18 May 2016 by Derrick Hull
When it comes to psychology, I’m kinda like a chef. Chefs cook food they would like to eat. I’m that way with psych stuff; I talk about things that work for me or insights that help me.
Stress management is one of the big ones. I’m busy, you’re busy, everyone’s busy. We’re all busy and burned out and broke.
And we all know the answer to reducing stress right? Yup, relax. You just need to relax.
So tell me, what do you do to relax? (Examples – take a bath, listen to music, watch TV, go for a walk, etc).
All of these activities make it worse. Indeed, a nurse told my wife the other day that she should take up yoga. Horrible advice, if you do that and only that. I’ve even suggested a thing called the \“unburdening exercise\”:http://vimeo.com/53466010.
But if you can’t learn to relax your mind none of this will work.
There is a clear reason for this – all of the examples above of “how to relax” have one thing in common; not doing much of anything. Of course, not doing much of anything frees your mind up to think about other things – and what do stressed people think about when they’re not busy? All of the things they have to get done! In other words, they just think about being stressed. And what’s worse is, all of the activities they use to relax are only reminders of that.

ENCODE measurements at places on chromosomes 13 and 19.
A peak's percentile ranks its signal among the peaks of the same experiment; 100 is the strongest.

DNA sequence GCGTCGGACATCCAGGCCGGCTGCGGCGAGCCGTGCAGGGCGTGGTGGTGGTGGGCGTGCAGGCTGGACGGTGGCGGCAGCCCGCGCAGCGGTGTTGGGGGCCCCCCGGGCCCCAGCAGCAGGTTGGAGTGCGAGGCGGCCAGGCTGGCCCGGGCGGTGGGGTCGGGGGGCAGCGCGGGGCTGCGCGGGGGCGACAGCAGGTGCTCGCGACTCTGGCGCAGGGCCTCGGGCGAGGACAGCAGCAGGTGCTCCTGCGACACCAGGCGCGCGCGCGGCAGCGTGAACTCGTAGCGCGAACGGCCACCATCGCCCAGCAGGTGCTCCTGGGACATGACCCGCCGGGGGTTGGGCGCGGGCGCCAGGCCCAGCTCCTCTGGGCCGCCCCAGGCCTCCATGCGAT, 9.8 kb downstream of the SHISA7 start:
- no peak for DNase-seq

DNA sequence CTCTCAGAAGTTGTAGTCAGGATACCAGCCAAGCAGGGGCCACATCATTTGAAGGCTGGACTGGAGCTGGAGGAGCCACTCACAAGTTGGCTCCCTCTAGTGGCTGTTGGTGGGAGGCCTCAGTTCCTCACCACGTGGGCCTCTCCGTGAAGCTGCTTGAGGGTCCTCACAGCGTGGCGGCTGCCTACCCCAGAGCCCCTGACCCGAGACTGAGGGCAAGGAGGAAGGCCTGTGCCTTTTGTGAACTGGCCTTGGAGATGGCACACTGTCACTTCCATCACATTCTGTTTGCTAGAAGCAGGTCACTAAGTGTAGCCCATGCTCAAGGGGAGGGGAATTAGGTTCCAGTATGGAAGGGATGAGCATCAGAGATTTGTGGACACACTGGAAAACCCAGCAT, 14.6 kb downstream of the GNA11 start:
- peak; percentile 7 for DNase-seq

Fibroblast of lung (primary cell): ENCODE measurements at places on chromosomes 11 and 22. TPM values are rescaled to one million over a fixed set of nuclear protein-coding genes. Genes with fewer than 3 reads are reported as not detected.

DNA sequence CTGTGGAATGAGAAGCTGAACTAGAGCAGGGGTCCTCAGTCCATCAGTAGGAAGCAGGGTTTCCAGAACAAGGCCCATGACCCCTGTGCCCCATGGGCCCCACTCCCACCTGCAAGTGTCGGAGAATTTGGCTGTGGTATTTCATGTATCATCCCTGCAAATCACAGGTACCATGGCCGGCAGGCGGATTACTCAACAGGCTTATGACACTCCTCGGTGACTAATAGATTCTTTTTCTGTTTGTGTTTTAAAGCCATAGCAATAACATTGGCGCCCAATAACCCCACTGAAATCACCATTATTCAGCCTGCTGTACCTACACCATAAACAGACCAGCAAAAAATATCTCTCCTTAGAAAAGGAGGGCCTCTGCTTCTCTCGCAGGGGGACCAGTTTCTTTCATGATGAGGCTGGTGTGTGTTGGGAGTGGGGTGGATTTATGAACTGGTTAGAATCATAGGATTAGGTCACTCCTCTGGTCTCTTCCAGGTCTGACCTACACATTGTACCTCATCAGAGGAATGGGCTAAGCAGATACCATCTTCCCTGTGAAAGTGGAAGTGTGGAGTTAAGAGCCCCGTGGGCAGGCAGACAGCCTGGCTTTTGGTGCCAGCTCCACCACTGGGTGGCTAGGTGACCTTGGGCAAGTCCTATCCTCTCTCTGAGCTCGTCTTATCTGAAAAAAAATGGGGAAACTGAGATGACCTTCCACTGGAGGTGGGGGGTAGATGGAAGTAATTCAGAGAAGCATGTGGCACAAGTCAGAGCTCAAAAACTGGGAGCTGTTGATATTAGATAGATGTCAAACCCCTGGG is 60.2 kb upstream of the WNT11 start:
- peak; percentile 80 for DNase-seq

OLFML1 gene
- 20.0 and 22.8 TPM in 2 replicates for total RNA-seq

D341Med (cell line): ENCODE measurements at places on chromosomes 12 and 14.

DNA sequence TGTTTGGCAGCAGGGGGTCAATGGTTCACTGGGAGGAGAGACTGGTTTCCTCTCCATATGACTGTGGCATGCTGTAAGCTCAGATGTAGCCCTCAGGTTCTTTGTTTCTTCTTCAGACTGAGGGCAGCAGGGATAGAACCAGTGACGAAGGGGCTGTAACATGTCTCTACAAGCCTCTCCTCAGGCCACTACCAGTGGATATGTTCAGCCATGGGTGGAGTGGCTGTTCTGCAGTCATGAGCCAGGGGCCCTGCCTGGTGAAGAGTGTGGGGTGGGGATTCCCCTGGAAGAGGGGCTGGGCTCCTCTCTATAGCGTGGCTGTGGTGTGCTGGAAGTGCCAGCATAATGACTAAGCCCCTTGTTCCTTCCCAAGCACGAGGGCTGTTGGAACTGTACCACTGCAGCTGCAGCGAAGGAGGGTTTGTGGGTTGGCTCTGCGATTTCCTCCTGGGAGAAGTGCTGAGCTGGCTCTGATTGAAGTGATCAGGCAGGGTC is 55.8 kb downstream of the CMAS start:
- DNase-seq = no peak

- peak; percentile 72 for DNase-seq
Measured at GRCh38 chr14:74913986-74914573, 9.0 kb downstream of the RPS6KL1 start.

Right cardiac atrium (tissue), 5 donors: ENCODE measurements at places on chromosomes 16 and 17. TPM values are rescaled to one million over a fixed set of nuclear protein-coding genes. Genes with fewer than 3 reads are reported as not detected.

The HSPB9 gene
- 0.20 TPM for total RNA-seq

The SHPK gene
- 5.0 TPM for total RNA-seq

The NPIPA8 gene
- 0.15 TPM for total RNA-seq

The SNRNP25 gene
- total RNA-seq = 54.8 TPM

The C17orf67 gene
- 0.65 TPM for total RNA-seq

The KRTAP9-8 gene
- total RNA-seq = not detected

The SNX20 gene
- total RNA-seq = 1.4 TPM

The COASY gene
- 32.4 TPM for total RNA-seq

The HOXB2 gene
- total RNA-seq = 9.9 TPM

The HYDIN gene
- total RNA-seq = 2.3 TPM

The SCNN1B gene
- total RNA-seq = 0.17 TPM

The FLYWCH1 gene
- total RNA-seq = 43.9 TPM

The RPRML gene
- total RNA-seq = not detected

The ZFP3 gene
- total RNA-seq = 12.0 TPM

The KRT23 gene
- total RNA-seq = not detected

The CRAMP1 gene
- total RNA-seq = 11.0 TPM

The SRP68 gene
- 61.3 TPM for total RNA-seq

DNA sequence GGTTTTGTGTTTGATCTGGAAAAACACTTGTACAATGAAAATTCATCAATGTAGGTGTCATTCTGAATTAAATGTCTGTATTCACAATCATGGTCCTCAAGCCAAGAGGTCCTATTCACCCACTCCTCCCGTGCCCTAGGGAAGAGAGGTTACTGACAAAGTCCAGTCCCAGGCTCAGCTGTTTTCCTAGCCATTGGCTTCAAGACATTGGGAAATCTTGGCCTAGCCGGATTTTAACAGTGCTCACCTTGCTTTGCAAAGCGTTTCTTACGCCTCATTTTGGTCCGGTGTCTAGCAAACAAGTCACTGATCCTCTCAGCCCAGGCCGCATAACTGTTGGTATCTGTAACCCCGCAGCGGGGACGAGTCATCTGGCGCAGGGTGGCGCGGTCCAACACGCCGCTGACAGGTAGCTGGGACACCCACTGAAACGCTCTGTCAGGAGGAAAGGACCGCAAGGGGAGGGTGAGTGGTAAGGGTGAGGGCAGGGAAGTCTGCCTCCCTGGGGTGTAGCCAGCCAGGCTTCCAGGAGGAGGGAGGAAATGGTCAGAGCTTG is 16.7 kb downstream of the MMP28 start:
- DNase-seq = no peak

Because you are relaxing in order to escape stress, the thoughts of stress and relaxing begin to occur together, they become associated. That means that when you think about one, you think about the other. So every time you think about relaxing, you’re just inviting yourself to think about all of the stress you’re using relaxation to escape.
And that’s why it makes it worse. You think you’re relaxing, you think you’re taking a break, but all you’re really doing is giving yourself some time to REALLY focus on being stressed out.
Guess what this results in – yup, procrastination. And what does procrastination do for you? It puts off the things you have to do, reducing the time you have to do them, increasing your stress, thus further increasing your procrastination and so on until we all go freaking nuts and want to just walk away from everything.
Anyway, this is my experience, maybe some of it sounds familiar to you.
I haven’t even gotten to the secret yet.
The secret is that we all have plenty of time to do what we need to get done. We all have the energy to complete what’s ahead of us. Maybe not in the next 2 hours, but we have it. We all have the patience we need to make it through a challenging time.
BUT it doesn’t feel that way. It feels overwhelming.
Why? Why do we make errors of prediction in terms of how long things take or how hard things are? We’ve all had the experience of sitting down and just getting one of the things on our list done. What do we usually find? Does it take the 4 weeks of 15-hour days to complete it that we thought it would? Nope, just a couple hours of concentration and we’re done.
So where does the prediction or time estimation error come from? And how can we combat it?
Understanding why we make these kinds of errors is will be the focus of The Secret of Stress Management – PART II, which I\‘ll post in two weeks.
Until then just relax!! j/k ;)